Indian markets flooded with Chinese 'pichkaris' (water guns), balloons and colours this Holi, have taken a toll on over 1,000 Indian small and medium enterprises (SMEs) over the past two years and rendered about 10 lakh people jobless, an Assocham survey said Monday.
"Nearly 1,000 SME units have shut down in the last two to three years owing to the rise in imports from China. Manufacturers were forced to stop operations mainly in Allahabad, Brij Mandal (Agra, Hathras, Mathura and Vrindavan), Delhi, Kanpur, Lucknow and Patna," revealed the Associated Chambers of Commerce and Industry of India (Assocham) survey Monday.
"A sharp decline in SME units is creating job losses in the sector affecting over 8-10 lakh people. Even the owners of SMEs are indebted to bankers and moneylenders due to continued loss of business and capital," Assocham Secretary General, D.S. Rawat said.
The findings revealed that an array of coloured powder and squirt guns imported from China has triggered attrition in SMEs operating in towns and cities in northern India.
Releasing the survey analysis, Rawat said the government should impose import restrictions on water toys, and other items that can be easily manufactured in India.
According to several shopkeepers and manufacturers, the invasion by Chinese products has been threatening their daily earnings.
"For the past five years, the business of local sprinklers is decreasing due to stiff competition from Chinese sprinklers. We are facing huge losses as from small plastic sprinklers to colourful perfumed sprays, imported from China, are available in the market," said a manufacturer and trader of sprinklers in Delhi.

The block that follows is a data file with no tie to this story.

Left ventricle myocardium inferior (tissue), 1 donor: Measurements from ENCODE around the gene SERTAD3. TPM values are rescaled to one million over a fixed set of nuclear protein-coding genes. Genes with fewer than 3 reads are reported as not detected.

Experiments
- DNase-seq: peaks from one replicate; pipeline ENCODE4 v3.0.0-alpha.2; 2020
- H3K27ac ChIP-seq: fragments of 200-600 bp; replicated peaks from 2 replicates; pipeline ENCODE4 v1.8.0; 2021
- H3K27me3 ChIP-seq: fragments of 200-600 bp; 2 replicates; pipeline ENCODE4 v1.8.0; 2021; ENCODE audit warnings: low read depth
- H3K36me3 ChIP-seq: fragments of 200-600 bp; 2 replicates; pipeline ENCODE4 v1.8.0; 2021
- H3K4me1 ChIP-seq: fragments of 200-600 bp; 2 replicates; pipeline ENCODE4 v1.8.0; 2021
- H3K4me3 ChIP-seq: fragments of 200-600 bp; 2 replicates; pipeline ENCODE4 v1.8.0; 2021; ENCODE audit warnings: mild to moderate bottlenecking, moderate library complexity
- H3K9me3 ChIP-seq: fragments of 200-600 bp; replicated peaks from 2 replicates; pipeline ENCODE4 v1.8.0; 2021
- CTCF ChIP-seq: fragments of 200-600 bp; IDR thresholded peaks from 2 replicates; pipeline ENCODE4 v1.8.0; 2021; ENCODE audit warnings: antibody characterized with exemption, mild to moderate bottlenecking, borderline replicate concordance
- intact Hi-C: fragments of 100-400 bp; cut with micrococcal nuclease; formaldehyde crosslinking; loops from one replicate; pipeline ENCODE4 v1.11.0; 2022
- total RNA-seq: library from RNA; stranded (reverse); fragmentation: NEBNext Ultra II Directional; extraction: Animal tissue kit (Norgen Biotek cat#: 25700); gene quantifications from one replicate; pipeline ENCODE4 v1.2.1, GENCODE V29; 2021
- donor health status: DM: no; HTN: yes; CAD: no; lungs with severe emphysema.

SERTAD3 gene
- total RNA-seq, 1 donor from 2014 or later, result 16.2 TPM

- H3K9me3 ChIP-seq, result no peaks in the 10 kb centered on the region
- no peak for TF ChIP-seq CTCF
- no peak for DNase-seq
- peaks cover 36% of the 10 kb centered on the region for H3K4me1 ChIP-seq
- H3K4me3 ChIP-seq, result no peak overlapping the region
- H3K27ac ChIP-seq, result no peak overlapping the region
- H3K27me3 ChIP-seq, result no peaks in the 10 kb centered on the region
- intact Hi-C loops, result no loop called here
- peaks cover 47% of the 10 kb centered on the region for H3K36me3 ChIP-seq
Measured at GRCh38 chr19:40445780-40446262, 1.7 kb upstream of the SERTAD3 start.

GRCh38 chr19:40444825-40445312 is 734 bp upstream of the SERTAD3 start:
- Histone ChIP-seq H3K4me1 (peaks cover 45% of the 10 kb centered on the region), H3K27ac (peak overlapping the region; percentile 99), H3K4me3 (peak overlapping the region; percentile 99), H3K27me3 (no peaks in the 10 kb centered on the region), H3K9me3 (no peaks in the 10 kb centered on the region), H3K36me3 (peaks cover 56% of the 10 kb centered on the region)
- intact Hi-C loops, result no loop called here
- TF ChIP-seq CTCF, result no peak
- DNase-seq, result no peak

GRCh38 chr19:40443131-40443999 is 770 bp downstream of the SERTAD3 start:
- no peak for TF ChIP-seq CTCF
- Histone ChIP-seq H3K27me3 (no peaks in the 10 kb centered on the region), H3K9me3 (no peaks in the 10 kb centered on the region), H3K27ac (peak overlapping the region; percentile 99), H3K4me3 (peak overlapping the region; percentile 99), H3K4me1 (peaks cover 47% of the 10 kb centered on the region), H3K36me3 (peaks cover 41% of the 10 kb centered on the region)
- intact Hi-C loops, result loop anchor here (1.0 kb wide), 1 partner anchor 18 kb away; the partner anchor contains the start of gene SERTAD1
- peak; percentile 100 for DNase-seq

However, the Assocham survey revealed that Indian manufacturers were unable to keep pace with innovative Chinese products. For instance, Chinese revolving water guns, bazookas, spray cans and gun splashes have a huge demand in the market.
"Chinese sprinklers are available in different price bands from Rs.10 to Rs.1,000. Although traditional plastic sprinklers from Indian manufacturers are selling in the price range of Rs.5 to Rs.50, people prefer to buy Chinese items as they are innovative," the survey said.
"They come in various shapes and sizes, from the replica of a soft drink to funny goggles, elephant, cartoon characters, flute, watch, mobile phone which spray colours mainly attract children," the survey added.
The Holi accessory manufacturing industry that produces water guns, water balloons, cannons and other toys is likely to touch Rs.10,000 crore this year, while the Indian herbal perfumed colour industry is likely to touch Rs.5,000 crore this Holi.
"Almost all the Chinese products of Holi have been sold out and local products that were purchased from manufacturers in low quantities are still in the stock. Last year, the ratio of sale of Chinese and Indian sprinklers was 80:20 but this year this ratio has changed to 95:5," the survey added.
The Assocham surveyed about 1,000 colour manufacturers and shopkeepers in Allahabad, Agra, Hathras, Mathura, Vrindavan, Delhi and the National Capital Region (NCR), Kanpur, Lucknow and Patna between January and February.
The Holi colours and accessories industry is growing at a compounded rate of 20 percent, and the industry is likely to reach Rs.15,000 crore, the Assocham said.